The main Carnival parades usually take place on the Sunday and Monday evenings before Fat Tuesday, with the Sambadome as the main arena for the events. However, many of the participants can be found in other locations, mostly at the 40 some odd "blocos" and street parties that are common during the festival and are frequented by most of the locals. Anyone can participate in the street parties, where music and dancing are just as lively, if not more so, than the elegant and extravagent balls that take place in the Copacabana Palace. Anyone who finds themselves at these gatherings better expect to be dancing the Samba, the heartbeat of Carnival. While Samba is the main dance, others include the lundu and maxixe. But even if you don't know all the steps, it really doesn't matter. As long as your dancing, twisting and shaking your body to the rythm, you'll fit right in.
One of the most exciting parts of the celebration in Rio is the samba dance competition between the major schools in the area. Each school picks a theme to portray in their floats, costumes and routines. Each entry can include as many as eight floats and thousands of participants. The competition moves into its second and final day on Monday, and is the culmination of the parade event. The winner will be announced at the end of the week.
To keep your energy up for all the dancing, make sure you pick up some traditional Brazilian food. Feijoada is seen as the national dish of the country, and can be found all over the city. It is a pork and bean stew, origianlly prepared by African slaves when they first arrived. Now, it is a delicacy, and should not be missed. Since you will be spending most of your time on the street, why not sample some great street food, like Acaraje, fried dumplings of shrimp, onions and black-eyed peas, or Coxinha, chicken croquettes that resemble drumsticks. Finish all that off with some dessert--like Quindim, made of egg yolks, ground coconut and sugar, or Brigadeiros, chocolate bonbons--and you'll be good to go!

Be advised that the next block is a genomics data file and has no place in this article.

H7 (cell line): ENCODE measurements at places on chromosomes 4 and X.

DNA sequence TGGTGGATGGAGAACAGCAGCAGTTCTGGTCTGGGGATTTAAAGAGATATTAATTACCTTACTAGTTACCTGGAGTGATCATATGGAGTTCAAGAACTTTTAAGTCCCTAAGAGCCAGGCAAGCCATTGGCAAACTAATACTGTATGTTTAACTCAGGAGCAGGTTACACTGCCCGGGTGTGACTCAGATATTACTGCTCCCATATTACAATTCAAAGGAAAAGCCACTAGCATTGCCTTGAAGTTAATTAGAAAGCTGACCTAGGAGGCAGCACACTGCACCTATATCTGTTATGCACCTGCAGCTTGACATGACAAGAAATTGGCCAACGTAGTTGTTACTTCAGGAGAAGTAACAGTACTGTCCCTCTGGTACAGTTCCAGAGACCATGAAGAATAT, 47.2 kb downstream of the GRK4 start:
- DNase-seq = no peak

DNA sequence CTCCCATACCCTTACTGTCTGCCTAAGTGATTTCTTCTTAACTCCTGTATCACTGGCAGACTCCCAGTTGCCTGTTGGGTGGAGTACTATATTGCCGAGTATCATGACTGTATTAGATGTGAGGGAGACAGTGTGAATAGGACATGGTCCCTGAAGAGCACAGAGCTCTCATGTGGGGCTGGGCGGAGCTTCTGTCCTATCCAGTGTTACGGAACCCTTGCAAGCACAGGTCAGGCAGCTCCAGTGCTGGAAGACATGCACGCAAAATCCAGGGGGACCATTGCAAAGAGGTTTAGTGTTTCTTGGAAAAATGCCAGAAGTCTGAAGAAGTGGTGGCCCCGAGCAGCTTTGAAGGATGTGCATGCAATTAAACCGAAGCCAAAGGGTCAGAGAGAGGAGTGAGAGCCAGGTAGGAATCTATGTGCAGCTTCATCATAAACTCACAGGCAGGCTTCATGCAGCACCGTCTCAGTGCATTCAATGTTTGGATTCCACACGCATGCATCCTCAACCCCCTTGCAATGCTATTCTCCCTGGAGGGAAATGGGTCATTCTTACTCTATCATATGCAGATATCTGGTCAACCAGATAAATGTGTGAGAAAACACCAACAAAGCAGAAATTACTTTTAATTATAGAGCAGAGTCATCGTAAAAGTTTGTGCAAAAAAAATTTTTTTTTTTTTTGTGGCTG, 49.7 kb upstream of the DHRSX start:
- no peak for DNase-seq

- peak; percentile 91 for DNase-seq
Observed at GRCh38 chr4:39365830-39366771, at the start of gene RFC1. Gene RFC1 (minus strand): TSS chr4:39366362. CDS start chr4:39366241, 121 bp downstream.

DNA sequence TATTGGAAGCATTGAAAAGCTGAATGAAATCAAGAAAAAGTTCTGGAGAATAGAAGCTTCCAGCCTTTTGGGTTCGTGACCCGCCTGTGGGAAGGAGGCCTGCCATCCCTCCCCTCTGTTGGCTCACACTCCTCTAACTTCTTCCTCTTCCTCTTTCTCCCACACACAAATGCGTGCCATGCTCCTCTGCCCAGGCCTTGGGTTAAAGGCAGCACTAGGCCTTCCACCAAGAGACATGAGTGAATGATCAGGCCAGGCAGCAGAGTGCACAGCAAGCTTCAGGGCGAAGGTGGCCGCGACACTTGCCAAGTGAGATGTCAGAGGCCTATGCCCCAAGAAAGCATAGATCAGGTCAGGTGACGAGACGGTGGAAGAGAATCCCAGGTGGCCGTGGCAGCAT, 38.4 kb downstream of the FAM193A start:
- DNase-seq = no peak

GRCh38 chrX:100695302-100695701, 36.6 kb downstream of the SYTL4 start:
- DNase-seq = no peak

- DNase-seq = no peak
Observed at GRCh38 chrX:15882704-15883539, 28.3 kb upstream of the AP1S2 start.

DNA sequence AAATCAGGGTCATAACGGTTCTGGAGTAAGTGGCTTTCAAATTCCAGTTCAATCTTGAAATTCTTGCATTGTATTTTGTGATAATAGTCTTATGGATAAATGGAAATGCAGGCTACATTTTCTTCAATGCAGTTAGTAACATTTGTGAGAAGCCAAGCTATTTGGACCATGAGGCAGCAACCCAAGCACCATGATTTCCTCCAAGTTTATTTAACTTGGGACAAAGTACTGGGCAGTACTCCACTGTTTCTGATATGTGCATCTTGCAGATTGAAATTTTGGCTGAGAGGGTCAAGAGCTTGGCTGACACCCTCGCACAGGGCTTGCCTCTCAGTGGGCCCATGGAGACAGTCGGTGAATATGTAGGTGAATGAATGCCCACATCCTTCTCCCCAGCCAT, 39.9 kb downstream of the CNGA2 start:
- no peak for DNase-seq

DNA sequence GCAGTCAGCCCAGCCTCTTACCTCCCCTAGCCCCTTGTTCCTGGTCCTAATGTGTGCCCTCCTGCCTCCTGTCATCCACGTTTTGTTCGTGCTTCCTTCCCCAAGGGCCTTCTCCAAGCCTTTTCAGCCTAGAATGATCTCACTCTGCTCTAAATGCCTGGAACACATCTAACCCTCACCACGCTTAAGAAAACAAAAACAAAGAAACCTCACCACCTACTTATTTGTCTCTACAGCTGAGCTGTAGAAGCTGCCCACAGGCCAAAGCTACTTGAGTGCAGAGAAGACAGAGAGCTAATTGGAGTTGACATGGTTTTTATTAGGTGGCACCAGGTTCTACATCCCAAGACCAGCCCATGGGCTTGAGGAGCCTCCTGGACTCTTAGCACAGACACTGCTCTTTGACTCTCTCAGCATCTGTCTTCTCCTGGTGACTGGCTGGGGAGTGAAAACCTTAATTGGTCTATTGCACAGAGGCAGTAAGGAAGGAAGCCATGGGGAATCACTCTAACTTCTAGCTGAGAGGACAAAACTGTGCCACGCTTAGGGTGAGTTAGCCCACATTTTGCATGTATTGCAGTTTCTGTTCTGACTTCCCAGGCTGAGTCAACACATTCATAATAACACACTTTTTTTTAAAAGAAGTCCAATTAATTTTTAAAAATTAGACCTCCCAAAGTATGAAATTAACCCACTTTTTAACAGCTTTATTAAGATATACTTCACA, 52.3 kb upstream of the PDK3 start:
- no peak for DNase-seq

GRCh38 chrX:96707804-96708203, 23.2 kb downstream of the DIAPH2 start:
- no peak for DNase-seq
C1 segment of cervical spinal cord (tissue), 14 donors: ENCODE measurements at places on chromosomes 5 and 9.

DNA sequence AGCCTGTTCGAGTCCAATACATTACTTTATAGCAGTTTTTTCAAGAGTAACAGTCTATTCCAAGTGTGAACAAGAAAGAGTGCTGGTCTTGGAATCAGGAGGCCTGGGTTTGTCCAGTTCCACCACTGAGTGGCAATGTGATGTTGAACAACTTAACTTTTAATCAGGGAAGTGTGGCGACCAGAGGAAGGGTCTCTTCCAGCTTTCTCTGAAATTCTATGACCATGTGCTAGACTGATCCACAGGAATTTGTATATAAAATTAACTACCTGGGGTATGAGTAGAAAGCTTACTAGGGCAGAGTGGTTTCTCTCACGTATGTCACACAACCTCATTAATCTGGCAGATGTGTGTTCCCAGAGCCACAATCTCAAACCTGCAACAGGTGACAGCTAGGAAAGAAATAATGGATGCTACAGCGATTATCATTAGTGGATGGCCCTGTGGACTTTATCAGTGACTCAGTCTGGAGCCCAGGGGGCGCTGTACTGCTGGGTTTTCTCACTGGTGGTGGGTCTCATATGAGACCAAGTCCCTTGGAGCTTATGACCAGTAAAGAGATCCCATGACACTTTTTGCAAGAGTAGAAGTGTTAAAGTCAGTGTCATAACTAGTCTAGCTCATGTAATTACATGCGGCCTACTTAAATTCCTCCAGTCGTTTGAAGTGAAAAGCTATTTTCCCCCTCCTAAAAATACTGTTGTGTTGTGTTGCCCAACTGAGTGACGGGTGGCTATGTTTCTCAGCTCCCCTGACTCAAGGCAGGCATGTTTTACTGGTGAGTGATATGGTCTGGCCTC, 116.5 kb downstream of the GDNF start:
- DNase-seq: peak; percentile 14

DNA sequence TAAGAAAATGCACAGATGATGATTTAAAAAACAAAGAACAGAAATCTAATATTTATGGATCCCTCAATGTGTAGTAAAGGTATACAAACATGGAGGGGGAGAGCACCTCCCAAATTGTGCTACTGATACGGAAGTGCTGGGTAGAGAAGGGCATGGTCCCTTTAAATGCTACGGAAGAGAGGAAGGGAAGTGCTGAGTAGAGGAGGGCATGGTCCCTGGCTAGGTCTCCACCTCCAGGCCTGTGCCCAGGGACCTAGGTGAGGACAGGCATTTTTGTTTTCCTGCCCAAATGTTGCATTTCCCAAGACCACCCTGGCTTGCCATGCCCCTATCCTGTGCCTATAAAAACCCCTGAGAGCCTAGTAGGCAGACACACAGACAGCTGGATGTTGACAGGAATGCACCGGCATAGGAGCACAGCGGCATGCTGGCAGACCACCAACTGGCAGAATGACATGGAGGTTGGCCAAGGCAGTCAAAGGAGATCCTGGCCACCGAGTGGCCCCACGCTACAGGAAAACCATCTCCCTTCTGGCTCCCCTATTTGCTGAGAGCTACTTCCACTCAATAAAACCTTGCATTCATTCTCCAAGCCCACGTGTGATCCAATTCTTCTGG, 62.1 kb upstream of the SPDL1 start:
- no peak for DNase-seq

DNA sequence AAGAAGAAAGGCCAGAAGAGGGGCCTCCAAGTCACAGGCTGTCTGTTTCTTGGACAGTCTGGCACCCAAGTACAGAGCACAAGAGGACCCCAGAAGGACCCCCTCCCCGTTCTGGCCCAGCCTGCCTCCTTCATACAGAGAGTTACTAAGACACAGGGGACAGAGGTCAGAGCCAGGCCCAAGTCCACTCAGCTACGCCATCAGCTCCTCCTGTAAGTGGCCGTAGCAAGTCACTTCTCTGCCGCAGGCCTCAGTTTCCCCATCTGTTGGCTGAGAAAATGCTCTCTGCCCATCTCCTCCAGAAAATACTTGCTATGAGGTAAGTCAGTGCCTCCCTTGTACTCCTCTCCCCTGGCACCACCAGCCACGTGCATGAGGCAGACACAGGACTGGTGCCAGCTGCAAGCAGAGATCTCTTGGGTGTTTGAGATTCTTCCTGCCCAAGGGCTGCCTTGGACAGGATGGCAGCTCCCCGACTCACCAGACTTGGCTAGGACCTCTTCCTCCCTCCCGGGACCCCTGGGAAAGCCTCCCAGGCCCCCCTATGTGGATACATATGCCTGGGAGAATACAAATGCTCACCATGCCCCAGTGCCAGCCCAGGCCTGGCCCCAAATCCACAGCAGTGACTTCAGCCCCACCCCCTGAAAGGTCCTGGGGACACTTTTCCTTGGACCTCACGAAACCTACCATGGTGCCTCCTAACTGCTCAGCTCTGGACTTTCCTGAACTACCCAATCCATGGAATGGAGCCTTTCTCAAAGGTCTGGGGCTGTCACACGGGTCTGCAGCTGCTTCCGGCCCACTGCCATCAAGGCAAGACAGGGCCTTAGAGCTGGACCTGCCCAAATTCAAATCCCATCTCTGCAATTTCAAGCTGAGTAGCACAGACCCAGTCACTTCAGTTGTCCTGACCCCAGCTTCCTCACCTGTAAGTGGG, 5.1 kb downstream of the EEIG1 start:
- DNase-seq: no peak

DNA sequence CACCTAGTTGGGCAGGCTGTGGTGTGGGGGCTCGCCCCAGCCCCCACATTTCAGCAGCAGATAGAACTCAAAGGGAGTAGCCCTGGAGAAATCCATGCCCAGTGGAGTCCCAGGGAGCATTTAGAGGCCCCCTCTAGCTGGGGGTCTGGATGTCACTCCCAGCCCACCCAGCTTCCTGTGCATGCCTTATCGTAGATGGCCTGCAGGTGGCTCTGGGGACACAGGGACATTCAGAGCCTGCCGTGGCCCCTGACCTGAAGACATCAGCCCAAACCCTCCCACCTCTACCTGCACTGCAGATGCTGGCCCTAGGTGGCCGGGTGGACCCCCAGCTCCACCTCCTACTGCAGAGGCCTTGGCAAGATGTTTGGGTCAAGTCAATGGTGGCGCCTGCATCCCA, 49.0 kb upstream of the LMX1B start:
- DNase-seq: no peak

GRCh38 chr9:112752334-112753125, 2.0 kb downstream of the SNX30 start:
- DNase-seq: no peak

Many of these take place on less hectic routes outside of downtown, so for those looking to ease into the insanity, these might be good starting points. Although, you really shouldn't miss one of the "super-krewe," the large-scale parades like the Endymion or Bacchus. And here's a little bit of Mardi Gras history for you. A Krewe is an organization that puts on a parade or ball for the Carnival season, and the term was believed to be coined as early as the 19th century. Usually, a Krewe parade features a hierarchy, with a king and queen chosen from among the group's members, and each one features floats and aspects that are unique to each one. The Endymion has its own motto, "throw til it hurts!" And it has its own beads, cups and extremely popular doubloons. The parade I would try to catch is the Bacchus Krewe, as it is named after the Greek God of wine. The group was also the first to allow tourists to participate in the parade. Attendees of this parade will get grape cluster beads that blink, Bacchus medallion necklaces, theme medallion necklaces, themed cups and plush animals.
While wandering the streets, maneuvering through the crowds of people and trying to manage all the beads you've collected, why not stop off somewhere to grab some of NOLA's fantastic bites. Po' boys are a classic and delicious option, made with toasted French bread, butter, lettuce, pickles, tomatoes and freshly fried oysters. If you want another traditional sandwich, try a muffuletta, made with layers of italian meats, cheeses and olive salad on a flat loaf of muffuletta bread. New Orleans is also known for its sweet treat, the beignet, French-style, powdered donuts.
Bottom line, no matter where you go to celebrate, make sure to indulge just a little, because after Fat Tuesday, it's time for 40 days of Lent...and we all know what that means. Goodbye chocolate, I'll miss you.